Tavi Gevinson ... founder of Rookie Magazine.
When I was about 14, I had a sense that somewhere in the world, something “more” was happening. It turned out to be feminism and the riot grrrl movement, though the extent of my involvement in both was to borrow lots of Germaine Greer books from the library, and paint “F-CK YOU :)” on my stomach with my period.
See, even though I lived in suburban Melbourne, the resources available to a budding feminist were fairly limited. Yes, I’m sure there were zine stores and consciousness-raising activities happening under my very nose, but I was cripplingly shy and terrified of public transport (the latter of which I credit to the Ivanhoe bus-driver who was rumoured to have yanked a Kew High student’s arms clean out of their sockets as punishment for pressing the ‘stop’ button too many times).
For all those reasons, I often find myself wishing I were a teenager today. Not because I relished the high school experience or found particular joy in navigating puberty, but because of the astounding level of access - to music, film, art, and, yes, feminist theory - that young people have these days.
You see, so often our public dialogue about feminism in the 21st century seems to focus on its failings (real or, more often, perceived): is feminism responsible for [insert modern ill here]? Is feminism dead? Is feminism still relevant? More worrying still, such commentary often focuses on the ways in which millennials are letting the side down.
A cursory cruise around the internet reveals that such inflammatory ideas couldn’t be more redundant: if certain corners of the internet are to be believed, feminism is alive and well, and in the hands of a very promising generation of young people.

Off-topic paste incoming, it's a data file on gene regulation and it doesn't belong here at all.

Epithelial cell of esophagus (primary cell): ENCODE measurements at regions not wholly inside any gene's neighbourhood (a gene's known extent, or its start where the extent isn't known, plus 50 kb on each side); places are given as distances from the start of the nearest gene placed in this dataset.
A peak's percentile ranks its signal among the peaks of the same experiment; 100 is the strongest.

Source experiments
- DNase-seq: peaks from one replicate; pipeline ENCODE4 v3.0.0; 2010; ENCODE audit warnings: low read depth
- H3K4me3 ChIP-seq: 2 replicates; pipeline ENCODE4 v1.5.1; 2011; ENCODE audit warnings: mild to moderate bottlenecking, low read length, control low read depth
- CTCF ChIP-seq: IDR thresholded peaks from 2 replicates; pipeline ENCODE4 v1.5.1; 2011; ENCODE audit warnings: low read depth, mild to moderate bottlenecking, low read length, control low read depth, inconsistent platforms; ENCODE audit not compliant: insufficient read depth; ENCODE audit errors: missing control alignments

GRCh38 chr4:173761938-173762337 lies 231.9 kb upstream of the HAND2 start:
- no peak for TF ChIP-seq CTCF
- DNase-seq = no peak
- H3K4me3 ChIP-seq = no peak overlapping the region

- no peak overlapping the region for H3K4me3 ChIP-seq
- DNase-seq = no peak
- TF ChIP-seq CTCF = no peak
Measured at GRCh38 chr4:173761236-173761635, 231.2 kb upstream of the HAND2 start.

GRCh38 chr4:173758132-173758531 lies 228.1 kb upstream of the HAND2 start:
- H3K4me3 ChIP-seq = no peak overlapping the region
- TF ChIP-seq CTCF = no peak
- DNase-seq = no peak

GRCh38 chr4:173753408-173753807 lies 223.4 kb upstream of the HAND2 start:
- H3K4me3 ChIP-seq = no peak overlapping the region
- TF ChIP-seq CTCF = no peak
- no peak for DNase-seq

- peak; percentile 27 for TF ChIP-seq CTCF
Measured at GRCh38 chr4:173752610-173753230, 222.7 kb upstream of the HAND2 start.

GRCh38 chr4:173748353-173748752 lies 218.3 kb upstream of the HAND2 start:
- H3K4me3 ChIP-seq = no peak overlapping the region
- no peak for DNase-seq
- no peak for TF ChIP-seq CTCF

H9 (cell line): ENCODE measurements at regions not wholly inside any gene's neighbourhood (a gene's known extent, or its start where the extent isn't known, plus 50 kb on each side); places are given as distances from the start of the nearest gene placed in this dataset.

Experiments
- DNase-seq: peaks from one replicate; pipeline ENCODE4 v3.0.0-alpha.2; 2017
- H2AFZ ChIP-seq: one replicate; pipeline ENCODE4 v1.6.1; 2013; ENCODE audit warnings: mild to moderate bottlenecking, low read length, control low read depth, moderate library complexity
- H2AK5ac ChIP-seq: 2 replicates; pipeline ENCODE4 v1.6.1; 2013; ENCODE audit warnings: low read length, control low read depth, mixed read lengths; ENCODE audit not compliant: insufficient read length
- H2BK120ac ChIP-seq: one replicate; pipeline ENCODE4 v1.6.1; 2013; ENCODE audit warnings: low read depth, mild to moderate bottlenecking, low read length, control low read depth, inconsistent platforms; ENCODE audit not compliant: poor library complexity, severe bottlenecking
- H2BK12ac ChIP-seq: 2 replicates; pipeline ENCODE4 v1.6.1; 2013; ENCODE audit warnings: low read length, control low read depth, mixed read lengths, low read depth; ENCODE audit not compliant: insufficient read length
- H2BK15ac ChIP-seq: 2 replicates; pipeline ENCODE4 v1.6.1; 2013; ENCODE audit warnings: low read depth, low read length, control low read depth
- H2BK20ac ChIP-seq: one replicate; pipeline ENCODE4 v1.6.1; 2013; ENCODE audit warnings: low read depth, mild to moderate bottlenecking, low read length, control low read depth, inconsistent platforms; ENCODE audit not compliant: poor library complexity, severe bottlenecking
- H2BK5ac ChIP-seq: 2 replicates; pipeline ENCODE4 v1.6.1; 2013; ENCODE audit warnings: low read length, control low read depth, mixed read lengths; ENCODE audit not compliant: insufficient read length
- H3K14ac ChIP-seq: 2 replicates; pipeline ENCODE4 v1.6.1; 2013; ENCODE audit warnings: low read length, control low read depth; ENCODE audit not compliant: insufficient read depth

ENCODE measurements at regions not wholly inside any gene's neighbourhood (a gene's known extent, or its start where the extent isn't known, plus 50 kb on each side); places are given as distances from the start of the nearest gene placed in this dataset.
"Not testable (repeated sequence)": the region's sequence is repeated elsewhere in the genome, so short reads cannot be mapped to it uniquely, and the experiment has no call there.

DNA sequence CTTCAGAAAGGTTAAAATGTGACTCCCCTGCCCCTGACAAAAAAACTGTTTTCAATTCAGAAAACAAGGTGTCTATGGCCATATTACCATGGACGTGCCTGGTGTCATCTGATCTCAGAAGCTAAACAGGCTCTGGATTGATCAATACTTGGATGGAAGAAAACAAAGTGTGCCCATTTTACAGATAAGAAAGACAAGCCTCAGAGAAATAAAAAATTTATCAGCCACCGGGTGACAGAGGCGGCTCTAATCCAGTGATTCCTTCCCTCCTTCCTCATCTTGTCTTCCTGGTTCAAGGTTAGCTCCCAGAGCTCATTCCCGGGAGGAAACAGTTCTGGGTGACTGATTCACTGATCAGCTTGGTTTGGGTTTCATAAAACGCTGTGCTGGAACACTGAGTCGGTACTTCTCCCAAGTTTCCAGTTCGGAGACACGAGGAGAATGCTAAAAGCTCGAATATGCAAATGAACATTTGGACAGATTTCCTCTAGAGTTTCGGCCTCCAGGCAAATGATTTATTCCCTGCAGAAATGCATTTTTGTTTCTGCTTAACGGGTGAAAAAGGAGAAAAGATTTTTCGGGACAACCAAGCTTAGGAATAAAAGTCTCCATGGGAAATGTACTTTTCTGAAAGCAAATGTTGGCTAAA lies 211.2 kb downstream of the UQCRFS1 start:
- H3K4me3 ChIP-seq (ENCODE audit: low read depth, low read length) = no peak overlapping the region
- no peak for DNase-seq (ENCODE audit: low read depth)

I expect we have the internet to thank for enlightening these young people in the first place. When I was a teen, the net was only just firing up, and seemed to be best used to find poor-quality GIFs of Jonathan Brandis. Now, young people are using it to learn about movements and ideologies that were previously only available to us as earnest undergrads.
Indeed, two impressive and enterprising young women, Sarah and Alyson (both 16), have set up the sort of website that would have blown my mind at age 15. Their Small Town Grrrls blog has a wide following, and the pair set it up to provide an outlet and a resource to young feminists living in isolated or conservative areas.
“I am the only feminist I’m aware of in my tiny town of 100 people,” Alyson told me via email. “After my sexual assault in January of 2011, I looked deeper into learning about rape culture, slut-shaming and feminism. It helped me heal and feel more independent than ever!”
Both girls discovered feminism online, and credit blog platforms like Tumblr for facilitating their feminist education. “Zines are awesome,” Sarah said via email, “but they also cost money and can be hard to find, depending on where you live. I think blogs are definitely a great way to connect with people, and I know that for me, Tumblr played a huge part in getting involved in the feminist community.” Alyson agrees, stating, “I would love to see more girls blogging and getting out there! I want to see more ‘Today I started a feminist club’ submissions, instead of ‘People at my school are making rape jokes’. I’d like to see our blog grow and turn into a young crowd of riot grrrls and feminist movement activists.”
Elsewhere online, former fashion wunderkind Tavi Gevinson (at the ripe old age of 16) runs the astounding Rookie Magazine, in its own humble words “a website for teen girls” that harks back to the glory days of Sassy Magazine. Dig this, from Tavi’s post, How To Not Care What Other People Think About You: “Feminism isn’t about pretending we all feel like Wonder Woman, it’s about being honest when we don’t, and having the conversation on why that is.”
Articles about self-actualisation, sexuality and feminism rub up against incredibly cool playlists and DIY guides about making flower crowns. The ‘Live Through This’ tag (named for the Hole album I had only vague awareness of at 16) offers up wise treatises on things like growing up, coming out, and surviving rape and sexual assault.
These two sites are just the tip of the iceberg: there are thousands, probably millions, of young women and men doing similar things on a website or blog near you. Which is my way of saying that next time you feel like decrying the state of feminism and Gen Y, maybe Google it first? What I would have given to be able to do the same at 15.